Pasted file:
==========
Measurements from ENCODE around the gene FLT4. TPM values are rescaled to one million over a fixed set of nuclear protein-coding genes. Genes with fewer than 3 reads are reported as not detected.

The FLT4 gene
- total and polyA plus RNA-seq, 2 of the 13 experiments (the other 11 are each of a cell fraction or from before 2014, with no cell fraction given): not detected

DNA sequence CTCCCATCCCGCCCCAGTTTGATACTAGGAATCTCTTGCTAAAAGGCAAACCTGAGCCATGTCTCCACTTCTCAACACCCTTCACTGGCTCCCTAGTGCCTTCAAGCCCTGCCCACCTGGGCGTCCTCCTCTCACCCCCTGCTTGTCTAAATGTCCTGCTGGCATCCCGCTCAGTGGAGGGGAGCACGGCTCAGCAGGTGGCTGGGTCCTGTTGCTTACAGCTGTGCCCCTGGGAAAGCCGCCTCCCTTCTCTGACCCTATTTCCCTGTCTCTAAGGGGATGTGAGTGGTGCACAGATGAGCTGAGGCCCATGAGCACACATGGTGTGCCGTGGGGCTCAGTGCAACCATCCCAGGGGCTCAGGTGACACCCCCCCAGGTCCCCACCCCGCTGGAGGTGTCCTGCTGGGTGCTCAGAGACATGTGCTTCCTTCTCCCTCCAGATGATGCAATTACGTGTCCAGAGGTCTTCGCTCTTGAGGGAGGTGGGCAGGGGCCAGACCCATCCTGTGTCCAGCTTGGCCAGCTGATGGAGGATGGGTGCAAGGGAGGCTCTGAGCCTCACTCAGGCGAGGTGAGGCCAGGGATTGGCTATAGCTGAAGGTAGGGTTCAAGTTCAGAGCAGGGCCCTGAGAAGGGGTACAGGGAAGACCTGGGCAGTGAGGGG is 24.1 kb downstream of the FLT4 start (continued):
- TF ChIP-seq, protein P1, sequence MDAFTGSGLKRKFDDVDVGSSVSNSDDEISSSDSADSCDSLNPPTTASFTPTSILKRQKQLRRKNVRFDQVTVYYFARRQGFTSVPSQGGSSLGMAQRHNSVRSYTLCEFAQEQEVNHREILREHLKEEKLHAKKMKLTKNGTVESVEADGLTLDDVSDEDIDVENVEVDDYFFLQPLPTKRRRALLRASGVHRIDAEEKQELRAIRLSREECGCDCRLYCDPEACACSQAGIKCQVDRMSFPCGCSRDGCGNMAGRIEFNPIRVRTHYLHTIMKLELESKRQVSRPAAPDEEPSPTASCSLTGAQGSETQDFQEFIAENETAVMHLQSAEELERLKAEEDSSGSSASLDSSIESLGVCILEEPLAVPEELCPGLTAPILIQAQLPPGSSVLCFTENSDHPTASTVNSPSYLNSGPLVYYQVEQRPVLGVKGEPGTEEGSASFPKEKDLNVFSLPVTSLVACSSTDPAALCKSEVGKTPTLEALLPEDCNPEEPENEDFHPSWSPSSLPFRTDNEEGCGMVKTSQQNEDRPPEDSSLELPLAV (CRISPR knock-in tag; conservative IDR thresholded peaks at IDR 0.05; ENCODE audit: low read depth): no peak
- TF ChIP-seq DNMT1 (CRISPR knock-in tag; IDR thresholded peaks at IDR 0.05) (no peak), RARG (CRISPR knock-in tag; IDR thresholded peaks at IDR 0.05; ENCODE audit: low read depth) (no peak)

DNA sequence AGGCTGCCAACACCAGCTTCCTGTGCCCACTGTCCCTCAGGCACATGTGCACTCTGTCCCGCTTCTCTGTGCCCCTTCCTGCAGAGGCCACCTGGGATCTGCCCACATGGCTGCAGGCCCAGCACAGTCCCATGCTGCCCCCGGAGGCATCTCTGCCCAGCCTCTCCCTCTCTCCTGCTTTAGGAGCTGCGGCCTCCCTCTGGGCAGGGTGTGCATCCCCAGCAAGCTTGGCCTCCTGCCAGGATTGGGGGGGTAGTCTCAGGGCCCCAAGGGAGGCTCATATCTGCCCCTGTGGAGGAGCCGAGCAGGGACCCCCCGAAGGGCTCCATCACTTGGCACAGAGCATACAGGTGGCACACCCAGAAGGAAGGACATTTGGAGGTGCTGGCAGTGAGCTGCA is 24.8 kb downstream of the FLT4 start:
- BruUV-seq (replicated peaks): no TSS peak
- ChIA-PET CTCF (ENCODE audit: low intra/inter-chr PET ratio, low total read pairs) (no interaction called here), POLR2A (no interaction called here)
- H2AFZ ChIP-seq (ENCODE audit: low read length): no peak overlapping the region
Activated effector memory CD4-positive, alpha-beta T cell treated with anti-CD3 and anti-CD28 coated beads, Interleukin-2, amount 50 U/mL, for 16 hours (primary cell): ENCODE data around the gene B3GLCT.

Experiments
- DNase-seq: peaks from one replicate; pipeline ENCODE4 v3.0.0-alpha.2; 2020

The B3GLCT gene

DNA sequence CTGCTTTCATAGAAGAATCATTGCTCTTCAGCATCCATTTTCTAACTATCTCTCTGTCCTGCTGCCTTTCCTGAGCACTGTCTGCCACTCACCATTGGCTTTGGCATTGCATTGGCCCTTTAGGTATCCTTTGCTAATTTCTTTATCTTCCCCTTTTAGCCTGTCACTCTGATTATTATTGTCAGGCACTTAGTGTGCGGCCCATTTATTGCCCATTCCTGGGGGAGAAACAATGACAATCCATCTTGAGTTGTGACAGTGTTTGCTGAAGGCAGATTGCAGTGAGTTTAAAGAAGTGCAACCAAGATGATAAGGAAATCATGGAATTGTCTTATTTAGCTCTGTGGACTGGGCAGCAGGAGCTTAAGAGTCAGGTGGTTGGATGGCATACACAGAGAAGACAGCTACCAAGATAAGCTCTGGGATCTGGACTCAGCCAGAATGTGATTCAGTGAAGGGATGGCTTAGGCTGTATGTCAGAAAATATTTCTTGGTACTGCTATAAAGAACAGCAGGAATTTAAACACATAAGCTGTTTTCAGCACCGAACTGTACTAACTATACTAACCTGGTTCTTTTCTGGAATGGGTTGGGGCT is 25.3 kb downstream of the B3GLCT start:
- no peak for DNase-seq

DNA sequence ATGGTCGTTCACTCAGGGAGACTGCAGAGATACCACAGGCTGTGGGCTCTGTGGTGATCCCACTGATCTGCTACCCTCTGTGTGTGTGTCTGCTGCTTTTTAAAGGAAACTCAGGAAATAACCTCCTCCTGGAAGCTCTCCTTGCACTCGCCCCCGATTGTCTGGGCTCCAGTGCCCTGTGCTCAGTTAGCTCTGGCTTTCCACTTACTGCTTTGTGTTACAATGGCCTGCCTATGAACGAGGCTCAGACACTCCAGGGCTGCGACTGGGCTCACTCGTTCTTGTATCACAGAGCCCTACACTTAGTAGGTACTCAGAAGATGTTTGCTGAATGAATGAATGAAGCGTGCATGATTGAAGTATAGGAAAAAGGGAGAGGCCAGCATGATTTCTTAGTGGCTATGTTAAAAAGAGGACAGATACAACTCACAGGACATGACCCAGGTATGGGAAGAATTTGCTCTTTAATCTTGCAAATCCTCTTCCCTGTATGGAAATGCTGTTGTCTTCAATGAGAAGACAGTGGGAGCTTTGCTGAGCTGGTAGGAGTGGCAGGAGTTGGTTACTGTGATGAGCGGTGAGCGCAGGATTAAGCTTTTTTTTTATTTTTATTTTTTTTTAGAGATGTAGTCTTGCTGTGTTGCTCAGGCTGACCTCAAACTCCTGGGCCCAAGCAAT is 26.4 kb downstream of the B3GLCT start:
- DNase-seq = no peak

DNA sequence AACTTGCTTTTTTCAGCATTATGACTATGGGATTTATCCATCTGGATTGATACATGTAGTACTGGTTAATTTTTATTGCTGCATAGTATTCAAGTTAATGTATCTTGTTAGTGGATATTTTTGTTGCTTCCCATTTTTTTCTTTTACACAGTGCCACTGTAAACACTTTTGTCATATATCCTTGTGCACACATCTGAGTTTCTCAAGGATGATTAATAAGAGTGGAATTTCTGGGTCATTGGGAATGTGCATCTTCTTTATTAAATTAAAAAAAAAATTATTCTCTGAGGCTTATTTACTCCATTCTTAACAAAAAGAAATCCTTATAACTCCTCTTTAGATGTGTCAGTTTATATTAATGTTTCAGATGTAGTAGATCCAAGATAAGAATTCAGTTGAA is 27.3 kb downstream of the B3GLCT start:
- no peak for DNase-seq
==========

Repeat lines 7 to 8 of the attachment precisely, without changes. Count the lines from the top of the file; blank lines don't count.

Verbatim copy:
DNA sequence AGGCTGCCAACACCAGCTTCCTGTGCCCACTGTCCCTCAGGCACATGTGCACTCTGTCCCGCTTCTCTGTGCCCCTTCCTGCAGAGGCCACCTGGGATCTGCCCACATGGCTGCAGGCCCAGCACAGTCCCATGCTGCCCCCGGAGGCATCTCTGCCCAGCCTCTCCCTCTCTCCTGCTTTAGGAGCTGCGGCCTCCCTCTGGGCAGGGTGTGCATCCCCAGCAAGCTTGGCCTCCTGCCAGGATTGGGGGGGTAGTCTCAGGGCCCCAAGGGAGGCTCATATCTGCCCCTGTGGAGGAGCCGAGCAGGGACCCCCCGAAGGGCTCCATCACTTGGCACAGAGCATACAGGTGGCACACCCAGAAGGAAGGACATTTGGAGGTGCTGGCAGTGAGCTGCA is 24.8 kb downstream of the FLT4 start:
- BruUV-seq (replicated peaks): no TSS peak